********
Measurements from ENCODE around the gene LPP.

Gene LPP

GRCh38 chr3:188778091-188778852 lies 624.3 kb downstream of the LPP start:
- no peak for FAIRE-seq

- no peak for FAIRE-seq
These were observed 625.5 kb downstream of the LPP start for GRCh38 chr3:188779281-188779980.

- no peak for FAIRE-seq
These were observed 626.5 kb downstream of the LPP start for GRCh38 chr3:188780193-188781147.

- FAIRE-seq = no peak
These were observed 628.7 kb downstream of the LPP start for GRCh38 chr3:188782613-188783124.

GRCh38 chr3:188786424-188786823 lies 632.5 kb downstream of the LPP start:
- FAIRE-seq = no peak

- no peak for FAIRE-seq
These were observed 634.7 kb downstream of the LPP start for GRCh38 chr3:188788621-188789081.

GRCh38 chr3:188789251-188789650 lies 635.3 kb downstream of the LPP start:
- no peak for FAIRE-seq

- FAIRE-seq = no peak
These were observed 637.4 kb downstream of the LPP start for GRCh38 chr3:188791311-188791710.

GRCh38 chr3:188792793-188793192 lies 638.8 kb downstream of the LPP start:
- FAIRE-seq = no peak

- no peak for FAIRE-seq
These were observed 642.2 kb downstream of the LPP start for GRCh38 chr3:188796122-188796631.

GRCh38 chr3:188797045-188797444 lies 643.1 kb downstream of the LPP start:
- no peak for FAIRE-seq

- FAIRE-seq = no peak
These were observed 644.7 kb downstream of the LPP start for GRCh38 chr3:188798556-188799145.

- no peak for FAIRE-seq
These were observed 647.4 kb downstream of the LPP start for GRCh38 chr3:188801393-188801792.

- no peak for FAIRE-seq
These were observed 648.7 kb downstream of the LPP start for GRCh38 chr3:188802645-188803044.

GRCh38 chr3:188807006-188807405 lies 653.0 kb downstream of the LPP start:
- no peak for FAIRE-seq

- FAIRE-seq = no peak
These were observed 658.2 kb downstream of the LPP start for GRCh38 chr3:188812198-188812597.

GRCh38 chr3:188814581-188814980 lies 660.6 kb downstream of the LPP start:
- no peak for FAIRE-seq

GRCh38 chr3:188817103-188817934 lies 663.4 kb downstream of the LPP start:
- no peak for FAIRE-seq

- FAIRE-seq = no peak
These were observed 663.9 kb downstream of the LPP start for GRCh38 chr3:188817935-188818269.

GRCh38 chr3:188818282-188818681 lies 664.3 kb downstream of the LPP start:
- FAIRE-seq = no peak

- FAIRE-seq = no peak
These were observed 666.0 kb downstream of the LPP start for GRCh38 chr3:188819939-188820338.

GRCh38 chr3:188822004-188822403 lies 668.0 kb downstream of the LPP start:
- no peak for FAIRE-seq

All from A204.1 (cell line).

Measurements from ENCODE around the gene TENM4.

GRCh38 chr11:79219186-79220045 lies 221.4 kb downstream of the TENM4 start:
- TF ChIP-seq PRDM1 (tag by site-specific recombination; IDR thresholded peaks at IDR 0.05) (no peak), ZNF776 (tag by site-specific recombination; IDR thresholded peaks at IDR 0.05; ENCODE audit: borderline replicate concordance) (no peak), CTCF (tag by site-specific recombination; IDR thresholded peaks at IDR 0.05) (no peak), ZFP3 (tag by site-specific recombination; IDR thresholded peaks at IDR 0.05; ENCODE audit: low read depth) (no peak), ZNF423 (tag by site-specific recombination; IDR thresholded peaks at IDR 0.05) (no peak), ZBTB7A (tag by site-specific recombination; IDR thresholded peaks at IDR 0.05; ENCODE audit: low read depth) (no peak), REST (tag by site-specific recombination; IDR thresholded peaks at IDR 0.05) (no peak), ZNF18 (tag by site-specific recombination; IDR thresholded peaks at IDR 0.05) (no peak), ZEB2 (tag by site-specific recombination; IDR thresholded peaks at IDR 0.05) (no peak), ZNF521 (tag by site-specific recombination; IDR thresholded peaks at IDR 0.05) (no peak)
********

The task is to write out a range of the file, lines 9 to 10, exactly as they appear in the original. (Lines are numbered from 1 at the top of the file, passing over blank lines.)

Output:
- FAIRE-seq = no peak
These were observed 628.7 kb downstream of the LPP start for GRCh38 chr3:188782613-188783124.